Individually-tailored multifactorial intervention to reduce falls in the Malaysian Falls Assessment and Intervention Trial (MyFAIT): A randomized controlled trial

Pey June Tan, Ee Ming Khoo, Karuthan Chinna, Nor I.zzati Saedon, Mohd Idzwan Zakaria, Ahmad Zulkarnain Ahmad Zahedi, Norlina Ramli, Nurliza Khalidin, Mazlina Mazlan, Kok Han Chee, Imran Zainal Abidin, Nemala Nalathamby, Sumaiyah Mat, Mohamad Hasif Jaafar, Hui Min Khor, Norfazilah Mohamad Khannas, Lokman Abdul Majid, Kit Mun Tan, Ai Vyrn Chin, Shahrul Bahyah KamaruzzamanPhilip Poi, Karen Morgan, Keith D. Hill, Lynette MacKenzie, Maw Pin Tan

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14 Citations (Scopus)


Objective To determine the effectiveness of an individually-tailored multifactorial intervention in reducing falls among at risk older adult fallers in a multi-ethnic, middle-income nation in South-East Asia. Design Pragmatic, randomized-controlled trial. Setting Emergency room, medical outpatient and primary care clinic in a teaching hospital in Kuala Lumpur, Malaysia. Participants Individuals aged 65 years and above with two or more falls or one injurious fall in the past 12 months. Intervention Individually-tailored interventions, included a modified Otago exercise programme, HOMEFAST home hazards modification, visual intervention, cardiovascular intervention, medication review and falls education, was compared against a control group involving conventional treatment. Primary and secondary outcome measures The primary outcome was any fall recurrence at 12-month follow-up. Secondary outcomes were rate of fall and time to first fall. Results Two hundred and sixty-eight participants (mean age 75.3 ±7.2 SD years, 67% women) were randomized to multifactorial intervention (n = 134) or convention treatment (n = 134). All participants in the intervention group received medication review and falls education, 92 (68%) were prescribed Otago exercises, 86 (64%) visual intervention, 64 (47%) home hazards modification and 51 (38%) cardiovascular intervention. Fall recurrence did not differ between intervention and control groups at 12-months [Risk Ratio, RR = 1.037 (95% CI 0.613–1.753)]. Rate of fall [RR = 1.155 (95% CI 0.846–1.576], time to first fall [Hazard Ratio, HR = 0.948 (95% CI 0.782–1.522)] and mortality rate [RR = 0.896 (95% CI 0.335–2.400)] did not differ between groups. Conclusion Individually-tailored multifactorial intervention was ineffective as a strategy to reduce falls. Future research efforts are now required to develop culturally-appropriate and affordable methods of addressing this increasingly prominent public health issue in middle-income nations.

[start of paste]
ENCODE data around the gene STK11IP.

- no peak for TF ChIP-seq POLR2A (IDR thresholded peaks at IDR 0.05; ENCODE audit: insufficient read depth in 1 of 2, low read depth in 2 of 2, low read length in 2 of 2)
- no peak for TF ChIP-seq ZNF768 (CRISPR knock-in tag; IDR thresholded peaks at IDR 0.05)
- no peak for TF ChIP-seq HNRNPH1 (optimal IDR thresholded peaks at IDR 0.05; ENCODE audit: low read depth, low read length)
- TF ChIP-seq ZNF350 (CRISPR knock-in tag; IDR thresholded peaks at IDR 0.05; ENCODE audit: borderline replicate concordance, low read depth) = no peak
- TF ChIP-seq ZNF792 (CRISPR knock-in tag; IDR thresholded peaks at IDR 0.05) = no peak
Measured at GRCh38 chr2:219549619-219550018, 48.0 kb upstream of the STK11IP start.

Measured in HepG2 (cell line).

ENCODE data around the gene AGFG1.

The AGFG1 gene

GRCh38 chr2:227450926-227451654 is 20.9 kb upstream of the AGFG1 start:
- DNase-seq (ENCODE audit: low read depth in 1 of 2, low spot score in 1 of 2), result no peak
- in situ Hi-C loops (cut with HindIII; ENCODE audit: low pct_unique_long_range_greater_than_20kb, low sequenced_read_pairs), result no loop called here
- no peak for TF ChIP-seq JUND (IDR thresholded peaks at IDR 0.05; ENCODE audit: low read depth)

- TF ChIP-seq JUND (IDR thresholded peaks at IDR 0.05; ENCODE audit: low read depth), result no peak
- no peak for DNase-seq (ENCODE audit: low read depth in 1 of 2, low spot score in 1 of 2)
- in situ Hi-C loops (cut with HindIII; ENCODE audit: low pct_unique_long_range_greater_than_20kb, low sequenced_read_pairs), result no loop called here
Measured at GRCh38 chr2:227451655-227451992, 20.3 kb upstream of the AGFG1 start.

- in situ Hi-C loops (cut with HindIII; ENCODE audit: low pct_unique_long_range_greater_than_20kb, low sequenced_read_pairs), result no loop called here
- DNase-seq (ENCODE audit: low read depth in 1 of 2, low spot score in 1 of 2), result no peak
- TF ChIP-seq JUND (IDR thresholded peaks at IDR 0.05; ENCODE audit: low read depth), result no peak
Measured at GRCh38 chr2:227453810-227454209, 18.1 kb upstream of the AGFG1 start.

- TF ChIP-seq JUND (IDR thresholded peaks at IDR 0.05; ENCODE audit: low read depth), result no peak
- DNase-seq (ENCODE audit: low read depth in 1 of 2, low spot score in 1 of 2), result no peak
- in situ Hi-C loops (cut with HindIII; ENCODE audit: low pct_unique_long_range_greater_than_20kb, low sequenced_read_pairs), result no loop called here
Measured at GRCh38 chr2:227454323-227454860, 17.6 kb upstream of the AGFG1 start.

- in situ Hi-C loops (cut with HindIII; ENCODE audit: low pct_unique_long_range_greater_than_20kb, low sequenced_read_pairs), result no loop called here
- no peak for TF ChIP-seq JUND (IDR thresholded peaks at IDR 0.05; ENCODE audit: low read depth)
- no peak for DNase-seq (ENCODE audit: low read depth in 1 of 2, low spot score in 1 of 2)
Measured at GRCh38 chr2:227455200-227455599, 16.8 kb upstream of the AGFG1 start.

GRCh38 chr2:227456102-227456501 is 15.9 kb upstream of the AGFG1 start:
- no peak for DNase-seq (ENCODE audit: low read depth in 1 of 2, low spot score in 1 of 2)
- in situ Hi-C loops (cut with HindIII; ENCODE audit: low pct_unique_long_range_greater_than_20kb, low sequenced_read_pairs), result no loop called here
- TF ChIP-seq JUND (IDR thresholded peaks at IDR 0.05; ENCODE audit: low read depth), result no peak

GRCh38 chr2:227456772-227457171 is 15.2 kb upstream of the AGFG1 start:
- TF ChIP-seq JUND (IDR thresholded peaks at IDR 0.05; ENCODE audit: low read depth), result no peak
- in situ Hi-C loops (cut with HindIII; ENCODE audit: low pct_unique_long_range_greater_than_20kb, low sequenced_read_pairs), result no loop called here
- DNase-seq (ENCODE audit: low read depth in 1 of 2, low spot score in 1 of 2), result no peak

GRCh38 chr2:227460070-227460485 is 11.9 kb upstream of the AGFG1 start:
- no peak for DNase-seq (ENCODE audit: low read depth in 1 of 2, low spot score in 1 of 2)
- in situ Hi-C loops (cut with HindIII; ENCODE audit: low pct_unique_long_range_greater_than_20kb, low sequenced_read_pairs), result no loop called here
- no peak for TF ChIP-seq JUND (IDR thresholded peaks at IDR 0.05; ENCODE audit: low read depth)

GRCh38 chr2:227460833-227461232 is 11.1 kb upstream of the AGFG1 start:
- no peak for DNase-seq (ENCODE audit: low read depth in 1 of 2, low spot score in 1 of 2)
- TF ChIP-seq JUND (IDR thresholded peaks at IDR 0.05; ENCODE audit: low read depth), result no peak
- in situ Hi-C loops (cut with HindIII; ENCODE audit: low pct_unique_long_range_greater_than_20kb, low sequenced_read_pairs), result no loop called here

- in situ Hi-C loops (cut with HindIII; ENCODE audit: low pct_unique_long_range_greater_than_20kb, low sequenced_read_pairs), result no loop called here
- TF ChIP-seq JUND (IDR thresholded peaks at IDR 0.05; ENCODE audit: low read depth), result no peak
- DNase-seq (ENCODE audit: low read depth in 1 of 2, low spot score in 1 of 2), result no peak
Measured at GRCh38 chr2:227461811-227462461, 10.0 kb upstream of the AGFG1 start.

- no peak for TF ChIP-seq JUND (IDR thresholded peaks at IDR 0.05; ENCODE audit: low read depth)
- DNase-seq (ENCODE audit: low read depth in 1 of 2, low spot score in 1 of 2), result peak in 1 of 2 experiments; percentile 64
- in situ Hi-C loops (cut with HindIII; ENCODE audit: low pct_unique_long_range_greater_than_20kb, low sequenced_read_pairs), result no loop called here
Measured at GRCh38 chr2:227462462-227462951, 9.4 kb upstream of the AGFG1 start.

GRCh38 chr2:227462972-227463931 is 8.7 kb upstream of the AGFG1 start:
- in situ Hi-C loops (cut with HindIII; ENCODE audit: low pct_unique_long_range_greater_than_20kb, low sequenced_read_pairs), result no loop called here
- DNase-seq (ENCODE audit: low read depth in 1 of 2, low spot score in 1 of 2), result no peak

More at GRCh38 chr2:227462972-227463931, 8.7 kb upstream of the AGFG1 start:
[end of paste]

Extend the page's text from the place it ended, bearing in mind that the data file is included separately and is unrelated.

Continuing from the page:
Original languageEnglish
Article numbere0199219
Number of pages16
JournalPLoS ONE
Issue number8
Publication statusPublished - 3 Aug 2018
Externally publishedYes

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